Wu Han gives us a startlingly fresh performance of this piece – every note seems to have a life. This has an extraordinary effect and Da-Han Seeto's engineering makes it even more dramatic. We are less aware of flow than of notes taking individual steps. In less knowing hands, this approach could become an affectation. In Wu Han's, the music becomes intensely deliberate and introspective. To repeat myself, Richard Taruskin has me blessedly off the search for definitive performances and interpretations lately, a move Florestan Trio pianist Susan Tomes got me started on last year. What can a superb performer of this piece make of it? Rather than who's got the inside track to what the composer may have had in mind, whether or not he realized those intentions before sending his sonata out into the world and freeing it for all to puzzle over and find meaning in. 

Lately Alain Planés has made Schubert live for me, so effectively he sent my Andras Schiff set back to the local record shop, something Uchida hadn't quite been able to do, though she probably should have. Wu Han is having the same effect. Her Schubert sounds intensely personal. It feels like a unique, intimate view of the composer made irresistibly accessible to us. I can hear a Schubert scholar calling it whimsical and wayward. It is wayward. It is fresh, off the main path. I have never heard anyone play him quite like this. I am utterly intoxicated by it. By the time I am into the Andantino, I am overcome by it. I understand, finally, what all the fuss is about Schubert, a composer I have enjoyed but never felt at all close to until now.

Arpeggione Sonata

The couple's way with the Arpeggione Sonata is equally fresh. I have never heard Finckel so lyrical. "The Arpeggione is a big challenge for any cellist. I chose to approach the piece as lieder rather than as a virtuoso piece, which has become the sorry tradition of performance practice of this sublime work. The miking for the cello therefore is intimate, as we wanted the sound of a vocal recording." This is an Arpeggione that enjoys being the delicious confection it has always been. Forgive me for underreporting on the piece: it is a marvelous complement to the solo piano sonata. But at the moment I am still under the spell of Wu Han's solo performance and have run out of appropriate words.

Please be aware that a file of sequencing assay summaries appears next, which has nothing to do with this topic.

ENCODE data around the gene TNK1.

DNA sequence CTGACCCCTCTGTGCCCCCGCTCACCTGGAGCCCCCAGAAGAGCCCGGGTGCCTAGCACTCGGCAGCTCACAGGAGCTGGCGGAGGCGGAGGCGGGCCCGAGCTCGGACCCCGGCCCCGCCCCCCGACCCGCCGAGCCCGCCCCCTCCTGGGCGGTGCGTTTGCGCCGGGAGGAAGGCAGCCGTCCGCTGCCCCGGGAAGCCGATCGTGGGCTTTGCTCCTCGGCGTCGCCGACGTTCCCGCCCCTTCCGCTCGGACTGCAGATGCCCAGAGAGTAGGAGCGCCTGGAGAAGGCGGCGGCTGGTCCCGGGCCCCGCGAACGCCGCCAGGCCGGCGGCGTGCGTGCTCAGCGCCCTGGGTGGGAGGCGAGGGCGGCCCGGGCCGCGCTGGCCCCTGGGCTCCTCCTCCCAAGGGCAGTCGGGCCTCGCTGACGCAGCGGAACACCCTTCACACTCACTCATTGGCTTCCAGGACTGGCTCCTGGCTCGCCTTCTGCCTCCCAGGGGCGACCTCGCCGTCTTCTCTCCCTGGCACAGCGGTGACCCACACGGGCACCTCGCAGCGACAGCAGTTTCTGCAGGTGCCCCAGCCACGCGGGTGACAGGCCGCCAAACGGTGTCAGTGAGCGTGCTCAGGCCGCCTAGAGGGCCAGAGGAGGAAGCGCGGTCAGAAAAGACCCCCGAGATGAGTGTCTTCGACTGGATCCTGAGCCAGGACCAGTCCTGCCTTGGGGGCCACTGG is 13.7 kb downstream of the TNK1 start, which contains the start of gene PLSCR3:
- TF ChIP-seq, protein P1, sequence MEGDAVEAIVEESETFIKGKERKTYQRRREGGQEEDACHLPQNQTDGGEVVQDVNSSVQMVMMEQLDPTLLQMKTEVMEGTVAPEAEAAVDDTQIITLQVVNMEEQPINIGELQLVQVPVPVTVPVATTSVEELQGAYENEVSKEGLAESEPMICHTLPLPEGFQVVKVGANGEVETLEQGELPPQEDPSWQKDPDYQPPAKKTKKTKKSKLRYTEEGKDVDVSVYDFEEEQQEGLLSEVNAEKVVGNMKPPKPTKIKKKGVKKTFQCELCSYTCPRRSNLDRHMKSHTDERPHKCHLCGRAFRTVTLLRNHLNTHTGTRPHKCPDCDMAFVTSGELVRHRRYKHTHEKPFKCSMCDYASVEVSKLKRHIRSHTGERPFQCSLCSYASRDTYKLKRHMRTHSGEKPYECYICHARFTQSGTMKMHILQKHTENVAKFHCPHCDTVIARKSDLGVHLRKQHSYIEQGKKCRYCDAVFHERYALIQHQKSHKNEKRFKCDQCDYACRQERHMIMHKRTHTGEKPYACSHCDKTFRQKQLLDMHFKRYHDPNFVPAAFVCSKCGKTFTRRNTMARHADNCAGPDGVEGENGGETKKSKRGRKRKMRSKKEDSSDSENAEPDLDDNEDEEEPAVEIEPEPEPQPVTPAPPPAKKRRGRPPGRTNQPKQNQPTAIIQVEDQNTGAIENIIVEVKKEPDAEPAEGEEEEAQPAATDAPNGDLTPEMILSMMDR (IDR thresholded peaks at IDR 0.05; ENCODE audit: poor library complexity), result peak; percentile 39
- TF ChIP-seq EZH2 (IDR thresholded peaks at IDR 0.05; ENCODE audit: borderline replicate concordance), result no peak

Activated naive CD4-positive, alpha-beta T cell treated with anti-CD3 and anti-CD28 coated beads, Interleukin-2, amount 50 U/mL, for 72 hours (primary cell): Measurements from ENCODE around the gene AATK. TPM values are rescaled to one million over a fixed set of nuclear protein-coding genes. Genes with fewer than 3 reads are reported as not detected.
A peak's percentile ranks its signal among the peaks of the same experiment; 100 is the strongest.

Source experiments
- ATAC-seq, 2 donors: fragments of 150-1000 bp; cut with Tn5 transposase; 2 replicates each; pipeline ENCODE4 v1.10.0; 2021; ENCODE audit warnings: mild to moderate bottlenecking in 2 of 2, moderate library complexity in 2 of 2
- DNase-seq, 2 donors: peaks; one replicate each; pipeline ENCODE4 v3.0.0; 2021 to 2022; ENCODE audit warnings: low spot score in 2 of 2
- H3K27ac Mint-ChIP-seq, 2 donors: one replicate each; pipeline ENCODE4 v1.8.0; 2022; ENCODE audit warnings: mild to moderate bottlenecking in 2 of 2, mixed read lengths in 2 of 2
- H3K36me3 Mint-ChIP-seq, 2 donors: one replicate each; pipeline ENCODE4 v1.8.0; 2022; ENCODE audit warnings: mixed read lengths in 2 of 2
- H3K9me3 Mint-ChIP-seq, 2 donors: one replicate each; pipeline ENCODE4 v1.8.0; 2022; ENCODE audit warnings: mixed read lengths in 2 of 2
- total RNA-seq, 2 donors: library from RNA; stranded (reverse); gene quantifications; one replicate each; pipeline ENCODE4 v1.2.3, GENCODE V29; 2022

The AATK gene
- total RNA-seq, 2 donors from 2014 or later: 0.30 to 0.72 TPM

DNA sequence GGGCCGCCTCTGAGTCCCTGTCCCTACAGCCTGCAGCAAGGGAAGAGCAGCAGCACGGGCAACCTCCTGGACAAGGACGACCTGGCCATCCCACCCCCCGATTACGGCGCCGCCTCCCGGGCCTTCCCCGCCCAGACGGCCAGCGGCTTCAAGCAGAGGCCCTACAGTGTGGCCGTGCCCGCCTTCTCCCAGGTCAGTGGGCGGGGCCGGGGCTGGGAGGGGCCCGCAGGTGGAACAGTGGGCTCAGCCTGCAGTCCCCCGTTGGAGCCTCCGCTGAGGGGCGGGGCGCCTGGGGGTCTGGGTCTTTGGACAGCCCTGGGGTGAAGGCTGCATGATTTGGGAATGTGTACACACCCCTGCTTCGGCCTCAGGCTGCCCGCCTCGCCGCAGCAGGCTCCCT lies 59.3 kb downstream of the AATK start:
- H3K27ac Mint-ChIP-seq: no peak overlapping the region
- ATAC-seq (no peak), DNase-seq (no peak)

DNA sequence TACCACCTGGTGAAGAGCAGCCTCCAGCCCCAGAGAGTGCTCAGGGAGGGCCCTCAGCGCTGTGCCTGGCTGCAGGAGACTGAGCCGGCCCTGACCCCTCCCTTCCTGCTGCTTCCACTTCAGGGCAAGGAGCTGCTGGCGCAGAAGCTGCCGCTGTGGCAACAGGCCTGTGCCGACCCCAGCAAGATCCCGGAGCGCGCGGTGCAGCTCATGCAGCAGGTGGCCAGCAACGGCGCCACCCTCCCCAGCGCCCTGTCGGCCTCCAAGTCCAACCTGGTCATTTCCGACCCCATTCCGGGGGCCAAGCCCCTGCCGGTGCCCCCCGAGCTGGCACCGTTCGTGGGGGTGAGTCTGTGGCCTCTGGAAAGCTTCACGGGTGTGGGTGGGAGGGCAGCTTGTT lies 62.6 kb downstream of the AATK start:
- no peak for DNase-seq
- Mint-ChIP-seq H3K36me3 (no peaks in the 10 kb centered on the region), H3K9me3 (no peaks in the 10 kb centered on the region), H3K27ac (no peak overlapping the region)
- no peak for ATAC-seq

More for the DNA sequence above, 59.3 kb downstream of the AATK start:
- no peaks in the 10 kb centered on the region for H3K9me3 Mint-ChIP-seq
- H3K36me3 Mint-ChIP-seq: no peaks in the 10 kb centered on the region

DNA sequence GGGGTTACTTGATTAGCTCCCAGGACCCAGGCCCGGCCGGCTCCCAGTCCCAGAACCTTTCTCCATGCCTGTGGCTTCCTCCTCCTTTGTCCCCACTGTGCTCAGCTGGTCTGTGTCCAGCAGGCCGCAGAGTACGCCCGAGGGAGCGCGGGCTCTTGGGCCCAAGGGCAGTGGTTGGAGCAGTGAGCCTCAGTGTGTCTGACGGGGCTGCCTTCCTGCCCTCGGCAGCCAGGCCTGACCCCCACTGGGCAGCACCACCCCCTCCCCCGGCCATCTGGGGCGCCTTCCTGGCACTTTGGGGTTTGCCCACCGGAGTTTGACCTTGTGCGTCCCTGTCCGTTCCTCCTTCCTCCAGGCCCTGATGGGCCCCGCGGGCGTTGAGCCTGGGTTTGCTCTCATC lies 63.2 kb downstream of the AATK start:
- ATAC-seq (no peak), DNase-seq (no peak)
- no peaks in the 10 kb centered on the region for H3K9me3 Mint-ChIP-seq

Wu Han and David Finckel have been steadily developing reputations not only as musicians but also as founders of music festivals dedicated to expanding the audience for classical music. This year their efforts were rewarded by getting them appointed as joint Artistic Directors of The Chamber Music Society of Lincoln Center. "Lincoln Center is big work," says Finckel, "most of the burden being visionary. People are asking us to answer some of the toughest questions about presenting classical music, and there has never been a time when leadership in the arts is more important, we believe. We are just doing the best we know how, and following what we believe in. That's all we've got, along with a little experience."

Note: the sound of this CD is so good that when I came to it from a day of listening to vinyl, I barely skipped a beat. And this was backup system.